Firstly, and most clearly, the presence/absence of a KNST branch differs between different outgroup combinations. For two pre-duplication outgroups, the gene tree still contains an A+B+C group (Figure 2a), thus there is no KNST branch. By contrast, all cases with at least one post-duplication outgroup (Figure 2c,d and Figure 3b–e, excepting post-duplication pairs for which e1 = e2) contain a KNST branch, thus outgroup combinations that include at least one post-duplication outgroup are preferred.

For mixed pre/post duplication outgroup pairs the length of the KNST branch is d-e1 (Figure 2c,d) regardless of which duplicate is retained in species X. This value is maximized for small e1, again supporting usage of a closely related outgroup. For two post-duplication outgroups, the KNST branch length is e2-e1 (if both outgroups retain the same duplicate; Figure 3b,e) or 2d-e2-e1 (if different duplicates are retained; Figure 3c,d). Thus if both duplicates are equally likely to be retained, the average KNST branch length is d-e1, the same as for mixed pre/post duplication outgroups. If instead duplicates are not equally likely to be retained, the expected average length is smaller than for mixed outgroups: 0.5(1+r2)(e2-e1)+0.5(1−r2)(2d-e2-e1) = d-e1 - r2(d-e2). In this case, KNST branch length is maximized when one outgroup divergence is maximally close (i.e. coincident with the C/AB divergence: e1 = 0) and the other outgroup is coincident with the duplication (d = e2). Thus, under unequal probabilities of retention, KNST branch length is maximized for one very close outgroup and one more distant one. As such, depending on the relative probabilities of retention of the two duplicates, the ability to detect aberrant internal branches may provide an exception to the generally better expected performance of maximally closely-related outgroups for phylogenetic analysis.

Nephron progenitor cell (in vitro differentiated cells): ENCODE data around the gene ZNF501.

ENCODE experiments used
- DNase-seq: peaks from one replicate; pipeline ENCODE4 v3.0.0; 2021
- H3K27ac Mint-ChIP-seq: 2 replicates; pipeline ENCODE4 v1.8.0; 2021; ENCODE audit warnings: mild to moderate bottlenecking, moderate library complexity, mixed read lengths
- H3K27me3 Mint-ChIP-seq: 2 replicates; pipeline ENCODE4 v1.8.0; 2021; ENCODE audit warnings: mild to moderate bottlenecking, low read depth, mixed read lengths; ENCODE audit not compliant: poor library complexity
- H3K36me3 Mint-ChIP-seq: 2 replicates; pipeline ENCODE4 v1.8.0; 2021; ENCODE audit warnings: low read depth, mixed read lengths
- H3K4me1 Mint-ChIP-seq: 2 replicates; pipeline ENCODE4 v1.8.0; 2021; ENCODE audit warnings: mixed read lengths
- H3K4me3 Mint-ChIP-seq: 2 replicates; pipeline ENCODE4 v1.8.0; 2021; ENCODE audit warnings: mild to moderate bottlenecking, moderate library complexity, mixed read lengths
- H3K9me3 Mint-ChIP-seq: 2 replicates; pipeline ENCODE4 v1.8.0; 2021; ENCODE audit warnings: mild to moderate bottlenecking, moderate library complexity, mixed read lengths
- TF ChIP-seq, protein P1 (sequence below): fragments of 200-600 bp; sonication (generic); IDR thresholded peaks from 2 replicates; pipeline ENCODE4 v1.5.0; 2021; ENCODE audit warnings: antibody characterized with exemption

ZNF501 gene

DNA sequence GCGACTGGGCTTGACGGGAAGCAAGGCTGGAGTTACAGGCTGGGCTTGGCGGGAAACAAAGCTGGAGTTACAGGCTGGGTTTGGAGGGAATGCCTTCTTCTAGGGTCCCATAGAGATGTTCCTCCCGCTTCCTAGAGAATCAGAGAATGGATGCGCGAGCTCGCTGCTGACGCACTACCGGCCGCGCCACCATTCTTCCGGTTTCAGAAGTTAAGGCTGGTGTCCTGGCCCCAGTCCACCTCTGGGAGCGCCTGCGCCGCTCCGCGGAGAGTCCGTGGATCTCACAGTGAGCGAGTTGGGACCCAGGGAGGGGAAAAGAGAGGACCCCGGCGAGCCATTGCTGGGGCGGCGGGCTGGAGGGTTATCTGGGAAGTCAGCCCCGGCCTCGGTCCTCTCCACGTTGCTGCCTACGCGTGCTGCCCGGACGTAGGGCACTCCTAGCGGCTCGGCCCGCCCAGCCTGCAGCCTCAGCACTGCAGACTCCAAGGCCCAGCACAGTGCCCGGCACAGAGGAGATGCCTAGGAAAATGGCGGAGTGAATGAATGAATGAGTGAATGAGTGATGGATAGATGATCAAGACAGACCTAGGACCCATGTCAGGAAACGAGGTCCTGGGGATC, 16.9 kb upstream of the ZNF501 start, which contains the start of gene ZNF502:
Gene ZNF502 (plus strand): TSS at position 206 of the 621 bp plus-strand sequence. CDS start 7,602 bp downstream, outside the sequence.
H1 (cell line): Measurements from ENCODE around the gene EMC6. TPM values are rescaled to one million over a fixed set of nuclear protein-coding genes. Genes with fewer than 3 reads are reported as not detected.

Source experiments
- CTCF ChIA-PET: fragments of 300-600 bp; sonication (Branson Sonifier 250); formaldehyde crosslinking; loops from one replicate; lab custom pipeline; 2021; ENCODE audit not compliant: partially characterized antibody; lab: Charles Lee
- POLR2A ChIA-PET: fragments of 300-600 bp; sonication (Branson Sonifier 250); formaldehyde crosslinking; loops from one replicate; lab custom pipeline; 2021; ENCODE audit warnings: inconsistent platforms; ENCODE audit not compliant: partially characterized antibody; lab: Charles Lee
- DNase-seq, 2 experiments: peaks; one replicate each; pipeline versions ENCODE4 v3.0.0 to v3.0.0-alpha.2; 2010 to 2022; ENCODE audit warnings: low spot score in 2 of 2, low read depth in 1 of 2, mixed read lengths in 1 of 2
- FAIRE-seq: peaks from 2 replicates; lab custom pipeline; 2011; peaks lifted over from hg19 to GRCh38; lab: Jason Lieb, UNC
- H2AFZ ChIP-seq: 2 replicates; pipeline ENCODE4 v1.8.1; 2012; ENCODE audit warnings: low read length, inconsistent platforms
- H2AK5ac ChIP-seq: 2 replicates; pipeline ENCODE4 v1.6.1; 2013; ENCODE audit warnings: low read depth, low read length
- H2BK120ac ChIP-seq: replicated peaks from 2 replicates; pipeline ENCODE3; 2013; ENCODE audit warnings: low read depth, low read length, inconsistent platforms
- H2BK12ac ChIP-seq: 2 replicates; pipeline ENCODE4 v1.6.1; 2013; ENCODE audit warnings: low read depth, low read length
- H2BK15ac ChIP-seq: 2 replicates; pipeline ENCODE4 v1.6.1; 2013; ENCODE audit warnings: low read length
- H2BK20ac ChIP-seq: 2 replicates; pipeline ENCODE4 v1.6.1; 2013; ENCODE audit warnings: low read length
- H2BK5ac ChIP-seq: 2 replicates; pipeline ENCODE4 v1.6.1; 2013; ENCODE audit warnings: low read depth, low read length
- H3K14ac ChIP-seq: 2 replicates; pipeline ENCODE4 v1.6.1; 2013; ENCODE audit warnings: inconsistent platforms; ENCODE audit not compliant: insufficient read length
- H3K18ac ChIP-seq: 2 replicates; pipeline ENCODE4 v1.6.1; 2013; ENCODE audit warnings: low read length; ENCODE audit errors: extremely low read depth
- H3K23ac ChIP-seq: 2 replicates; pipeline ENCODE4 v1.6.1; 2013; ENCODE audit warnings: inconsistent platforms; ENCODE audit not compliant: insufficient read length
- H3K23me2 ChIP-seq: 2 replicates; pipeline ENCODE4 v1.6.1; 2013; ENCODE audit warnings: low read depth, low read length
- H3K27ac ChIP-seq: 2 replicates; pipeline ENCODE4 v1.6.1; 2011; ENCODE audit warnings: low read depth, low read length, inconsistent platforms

Caveats to the study